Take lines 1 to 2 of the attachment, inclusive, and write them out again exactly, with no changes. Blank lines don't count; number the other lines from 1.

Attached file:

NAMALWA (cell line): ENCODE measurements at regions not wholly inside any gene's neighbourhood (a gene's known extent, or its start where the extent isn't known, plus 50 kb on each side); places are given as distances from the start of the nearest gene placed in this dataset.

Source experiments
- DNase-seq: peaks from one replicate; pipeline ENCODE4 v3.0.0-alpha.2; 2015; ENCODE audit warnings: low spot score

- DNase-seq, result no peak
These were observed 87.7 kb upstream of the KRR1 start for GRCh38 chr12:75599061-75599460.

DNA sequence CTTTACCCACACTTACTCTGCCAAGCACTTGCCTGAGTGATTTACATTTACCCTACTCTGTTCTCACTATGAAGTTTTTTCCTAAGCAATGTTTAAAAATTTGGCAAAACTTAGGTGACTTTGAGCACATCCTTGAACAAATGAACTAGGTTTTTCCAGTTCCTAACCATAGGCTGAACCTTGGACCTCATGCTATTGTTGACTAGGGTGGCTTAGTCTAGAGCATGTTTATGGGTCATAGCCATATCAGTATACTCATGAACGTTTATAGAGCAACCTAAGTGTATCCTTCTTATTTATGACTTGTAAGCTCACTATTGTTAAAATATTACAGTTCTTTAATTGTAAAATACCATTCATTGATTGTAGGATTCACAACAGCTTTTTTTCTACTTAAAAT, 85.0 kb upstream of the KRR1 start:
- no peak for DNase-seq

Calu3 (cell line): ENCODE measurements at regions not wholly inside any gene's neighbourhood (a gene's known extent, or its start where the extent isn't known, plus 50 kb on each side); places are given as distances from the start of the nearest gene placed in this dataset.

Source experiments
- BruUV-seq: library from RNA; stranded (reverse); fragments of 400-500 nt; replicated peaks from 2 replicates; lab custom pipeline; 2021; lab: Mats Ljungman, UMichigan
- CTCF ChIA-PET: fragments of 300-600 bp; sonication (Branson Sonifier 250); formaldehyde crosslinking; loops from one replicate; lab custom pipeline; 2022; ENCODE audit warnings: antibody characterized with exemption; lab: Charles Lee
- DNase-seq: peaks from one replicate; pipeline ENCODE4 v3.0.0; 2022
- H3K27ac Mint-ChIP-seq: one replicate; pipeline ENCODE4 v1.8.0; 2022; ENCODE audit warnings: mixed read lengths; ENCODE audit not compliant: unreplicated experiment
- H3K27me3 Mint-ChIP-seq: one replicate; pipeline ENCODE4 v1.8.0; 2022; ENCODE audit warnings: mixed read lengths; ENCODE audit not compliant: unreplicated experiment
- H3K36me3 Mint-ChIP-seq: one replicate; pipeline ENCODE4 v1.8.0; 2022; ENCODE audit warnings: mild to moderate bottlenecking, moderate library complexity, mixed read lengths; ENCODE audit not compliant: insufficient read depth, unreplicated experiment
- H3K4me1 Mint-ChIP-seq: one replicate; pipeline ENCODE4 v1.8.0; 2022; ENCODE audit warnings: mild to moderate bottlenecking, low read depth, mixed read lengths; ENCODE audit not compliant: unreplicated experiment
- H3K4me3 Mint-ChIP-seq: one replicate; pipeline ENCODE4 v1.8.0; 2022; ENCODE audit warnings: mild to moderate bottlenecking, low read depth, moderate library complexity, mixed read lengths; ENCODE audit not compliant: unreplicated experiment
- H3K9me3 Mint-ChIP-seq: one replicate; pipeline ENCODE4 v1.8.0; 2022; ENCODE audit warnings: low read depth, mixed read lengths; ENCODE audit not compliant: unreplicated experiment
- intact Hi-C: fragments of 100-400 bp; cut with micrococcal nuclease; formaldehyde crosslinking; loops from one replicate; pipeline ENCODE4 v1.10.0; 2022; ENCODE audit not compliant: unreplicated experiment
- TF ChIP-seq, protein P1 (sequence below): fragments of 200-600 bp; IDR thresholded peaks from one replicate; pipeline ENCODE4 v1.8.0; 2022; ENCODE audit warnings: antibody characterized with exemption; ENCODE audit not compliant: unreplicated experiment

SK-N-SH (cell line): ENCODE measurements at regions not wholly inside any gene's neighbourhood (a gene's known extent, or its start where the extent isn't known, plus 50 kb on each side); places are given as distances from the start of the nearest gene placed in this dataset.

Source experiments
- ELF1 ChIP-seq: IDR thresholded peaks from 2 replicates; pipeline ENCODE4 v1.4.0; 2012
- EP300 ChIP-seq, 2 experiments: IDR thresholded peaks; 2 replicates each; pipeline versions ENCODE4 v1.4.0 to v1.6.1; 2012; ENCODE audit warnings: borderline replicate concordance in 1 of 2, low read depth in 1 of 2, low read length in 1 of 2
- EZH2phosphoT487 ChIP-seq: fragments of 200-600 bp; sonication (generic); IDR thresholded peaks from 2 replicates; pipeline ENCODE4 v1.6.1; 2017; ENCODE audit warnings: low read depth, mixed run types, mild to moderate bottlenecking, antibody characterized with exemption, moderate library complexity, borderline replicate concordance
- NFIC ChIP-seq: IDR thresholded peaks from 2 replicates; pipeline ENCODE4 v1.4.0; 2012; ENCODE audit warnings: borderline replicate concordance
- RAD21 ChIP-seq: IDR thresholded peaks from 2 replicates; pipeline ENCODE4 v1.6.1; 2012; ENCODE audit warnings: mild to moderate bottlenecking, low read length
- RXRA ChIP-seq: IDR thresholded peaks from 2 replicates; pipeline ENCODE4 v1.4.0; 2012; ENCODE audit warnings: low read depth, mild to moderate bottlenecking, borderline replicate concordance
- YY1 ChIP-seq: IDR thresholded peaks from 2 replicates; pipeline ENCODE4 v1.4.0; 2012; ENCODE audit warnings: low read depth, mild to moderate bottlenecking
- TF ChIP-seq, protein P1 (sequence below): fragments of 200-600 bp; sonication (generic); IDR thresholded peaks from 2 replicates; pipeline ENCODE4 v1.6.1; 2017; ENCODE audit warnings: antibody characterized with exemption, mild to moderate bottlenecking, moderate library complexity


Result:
NAMALWA (cell line): ENCODE measurements at regions not wholly inside any gene's neighbourhood (a gene's known extent, or its start where the extent isn't known, plus 50 kb on each side); places are given as distances from the start of the nearest gene placed in this dataset.

Source experiments